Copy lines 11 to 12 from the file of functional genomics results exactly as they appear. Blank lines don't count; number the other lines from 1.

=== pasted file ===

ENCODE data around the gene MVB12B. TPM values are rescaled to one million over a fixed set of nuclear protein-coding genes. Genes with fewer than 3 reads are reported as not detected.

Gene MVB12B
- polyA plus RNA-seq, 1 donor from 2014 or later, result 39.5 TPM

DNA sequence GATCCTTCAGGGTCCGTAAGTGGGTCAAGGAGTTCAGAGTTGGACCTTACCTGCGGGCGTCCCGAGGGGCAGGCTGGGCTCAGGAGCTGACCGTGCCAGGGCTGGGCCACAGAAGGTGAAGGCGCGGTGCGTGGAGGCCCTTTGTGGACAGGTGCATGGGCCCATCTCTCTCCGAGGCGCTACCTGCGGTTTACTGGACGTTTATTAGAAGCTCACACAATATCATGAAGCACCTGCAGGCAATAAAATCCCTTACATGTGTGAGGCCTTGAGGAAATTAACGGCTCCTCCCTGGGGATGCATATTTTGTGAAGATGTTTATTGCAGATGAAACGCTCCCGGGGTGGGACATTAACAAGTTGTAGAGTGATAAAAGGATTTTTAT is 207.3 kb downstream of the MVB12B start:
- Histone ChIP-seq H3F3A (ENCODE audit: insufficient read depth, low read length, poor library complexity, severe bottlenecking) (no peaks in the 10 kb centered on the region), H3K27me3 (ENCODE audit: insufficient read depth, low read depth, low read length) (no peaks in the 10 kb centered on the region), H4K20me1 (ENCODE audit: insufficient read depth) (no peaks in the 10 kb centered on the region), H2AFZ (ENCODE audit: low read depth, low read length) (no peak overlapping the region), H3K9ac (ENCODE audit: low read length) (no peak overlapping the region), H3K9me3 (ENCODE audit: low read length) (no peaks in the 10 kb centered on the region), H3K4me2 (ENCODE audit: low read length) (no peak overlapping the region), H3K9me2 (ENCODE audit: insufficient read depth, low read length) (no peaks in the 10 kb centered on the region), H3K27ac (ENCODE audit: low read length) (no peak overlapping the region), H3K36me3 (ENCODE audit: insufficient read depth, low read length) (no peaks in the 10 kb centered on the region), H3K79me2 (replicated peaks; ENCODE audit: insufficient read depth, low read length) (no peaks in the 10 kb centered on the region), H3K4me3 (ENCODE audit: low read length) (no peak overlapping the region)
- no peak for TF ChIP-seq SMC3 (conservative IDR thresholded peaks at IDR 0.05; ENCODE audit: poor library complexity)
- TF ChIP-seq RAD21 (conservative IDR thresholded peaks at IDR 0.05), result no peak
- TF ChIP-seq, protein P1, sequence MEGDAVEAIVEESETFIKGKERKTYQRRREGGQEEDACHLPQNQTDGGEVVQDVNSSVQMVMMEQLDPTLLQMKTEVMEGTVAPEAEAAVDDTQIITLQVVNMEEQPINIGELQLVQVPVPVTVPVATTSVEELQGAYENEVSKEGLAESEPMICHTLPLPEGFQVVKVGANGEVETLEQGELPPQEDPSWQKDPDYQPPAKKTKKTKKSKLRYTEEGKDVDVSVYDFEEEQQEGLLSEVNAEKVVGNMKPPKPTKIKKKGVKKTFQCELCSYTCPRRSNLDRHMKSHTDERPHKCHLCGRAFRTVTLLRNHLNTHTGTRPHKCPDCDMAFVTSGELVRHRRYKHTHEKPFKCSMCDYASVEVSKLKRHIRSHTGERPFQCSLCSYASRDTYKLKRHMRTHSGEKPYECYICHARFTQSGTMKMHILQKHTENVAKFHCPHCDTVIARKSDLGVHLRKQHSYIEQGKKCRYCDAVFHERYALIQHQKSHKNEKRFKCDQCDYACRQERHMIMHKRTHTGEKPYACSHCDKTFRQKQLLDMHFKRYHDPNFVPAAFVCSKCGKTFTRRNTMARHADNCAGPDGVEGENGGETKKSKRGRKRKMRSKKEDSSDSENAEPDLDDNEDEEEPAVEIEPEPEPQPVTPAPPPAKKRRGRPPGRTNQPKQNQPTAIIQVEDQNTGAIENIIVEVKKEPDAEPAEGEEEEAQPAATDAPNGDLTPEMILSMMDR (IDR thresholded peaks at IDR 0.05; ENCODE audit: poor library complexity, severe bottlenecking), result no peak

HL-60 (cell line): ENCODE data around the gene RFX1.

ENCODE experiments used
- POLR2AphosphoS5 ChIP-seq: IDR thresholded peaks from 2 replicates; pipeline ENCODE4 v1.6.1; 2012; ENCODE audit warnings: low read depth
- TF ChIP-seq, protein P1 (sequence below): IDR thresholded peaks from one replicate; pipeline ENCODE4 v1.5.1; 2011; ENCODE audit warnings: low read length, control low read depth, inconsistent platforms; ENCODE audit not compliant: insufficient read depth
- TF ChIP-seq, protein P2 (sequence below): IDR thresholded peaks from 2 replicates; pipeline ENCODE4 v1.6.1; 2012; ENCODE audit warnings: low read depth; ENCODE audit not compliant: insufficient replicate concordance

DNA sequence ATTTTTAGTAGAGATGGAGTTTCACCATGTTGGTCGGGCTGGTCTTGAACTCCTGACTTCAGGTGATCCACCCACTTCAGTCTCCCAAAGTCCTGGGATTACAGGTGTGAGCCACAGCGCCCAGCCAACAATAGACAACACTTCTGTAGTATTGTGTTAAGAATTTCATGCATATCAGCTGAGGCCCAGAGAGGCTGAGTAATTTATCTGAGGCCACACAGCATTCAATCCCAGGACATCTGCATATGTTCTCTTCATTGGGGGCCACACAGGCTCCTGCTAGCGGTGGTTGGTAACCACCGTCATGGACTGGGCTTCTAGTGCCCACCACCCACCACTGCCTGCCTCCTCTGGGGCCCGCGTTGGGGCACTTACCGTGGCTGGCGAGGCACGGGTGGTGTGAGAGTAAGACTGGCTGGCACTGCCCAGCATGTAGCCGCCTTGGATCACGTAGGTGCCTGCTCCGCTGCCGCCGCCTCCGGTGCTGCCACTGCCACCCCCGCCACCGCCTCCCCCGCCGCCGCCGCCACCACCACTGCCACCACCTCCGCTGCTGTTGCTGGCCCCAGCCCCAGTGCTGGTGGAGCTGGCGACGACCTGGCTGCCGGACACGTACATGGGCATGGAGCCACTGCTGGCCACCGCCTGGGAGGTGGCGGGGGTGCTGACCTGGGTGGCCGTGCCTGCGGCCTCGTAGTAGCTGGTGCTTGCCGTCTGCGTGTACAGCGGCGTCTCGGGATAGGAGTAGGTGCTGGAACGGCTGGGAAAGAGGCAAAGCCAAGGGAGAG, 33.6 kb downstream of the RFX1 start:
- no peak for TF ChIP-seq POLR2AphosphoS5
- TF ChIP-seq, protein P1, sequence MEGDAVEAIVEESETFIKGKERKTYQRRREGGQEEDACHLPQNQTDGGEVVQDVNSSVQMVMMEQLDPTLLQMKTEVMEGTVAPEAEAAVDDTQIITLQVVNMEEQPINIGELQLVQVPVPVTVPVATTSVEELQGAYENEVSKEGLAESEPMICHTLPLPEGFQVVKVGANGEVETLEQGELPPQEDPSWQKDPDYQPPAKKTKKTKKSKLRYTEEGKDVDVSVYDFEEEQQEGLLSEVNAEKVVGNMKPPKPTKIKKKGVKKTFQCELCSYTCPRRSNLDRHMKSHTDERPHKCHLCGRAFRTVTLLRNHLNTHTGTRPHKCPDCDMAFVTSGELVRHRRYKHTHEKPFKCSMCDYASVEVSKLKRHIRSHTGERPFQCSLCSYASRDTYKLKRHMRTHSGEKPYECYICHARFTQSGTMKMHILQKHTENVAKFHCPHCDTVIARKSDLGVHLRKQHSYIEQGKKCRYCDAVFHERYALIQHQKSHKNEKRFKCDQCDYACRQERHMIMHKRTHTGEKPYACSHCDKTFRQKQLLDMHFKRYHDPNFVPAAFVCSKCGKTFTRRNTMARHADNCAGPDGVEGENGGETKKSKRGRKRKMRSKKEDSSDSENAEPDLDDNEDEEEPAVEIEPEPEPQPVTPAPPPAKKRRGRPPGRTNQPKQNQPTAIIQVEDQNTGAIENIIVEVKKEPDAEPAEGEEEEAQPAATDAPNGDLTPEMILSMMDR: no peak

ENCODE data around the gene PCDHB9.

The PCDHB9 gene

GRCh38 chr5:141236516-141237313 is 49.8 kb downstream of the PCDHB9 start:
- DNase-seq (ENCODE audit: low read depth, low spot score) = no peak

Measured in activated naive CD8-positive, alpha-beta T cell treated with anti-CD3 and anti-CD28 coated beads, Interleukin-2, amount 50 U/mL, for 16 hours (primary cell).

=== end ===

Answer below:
- POLR2AphosphoS5 ChIP-seq: IDR thresholded peaks from 2 replicates; pipeline ENCODE4 v1.6.1; 2012; ENCODE audit warnings: low read depth
- TF ChIP-seq, protein P1 (sequence below): IDR thresholded peaks from one replicate; pipeline ENCODE4 v1.5.1; 2011; ENCODE audit warnings: low read length, control low read depth, inconsistent platforms; ENCODE audit not compliant: insufficient read depth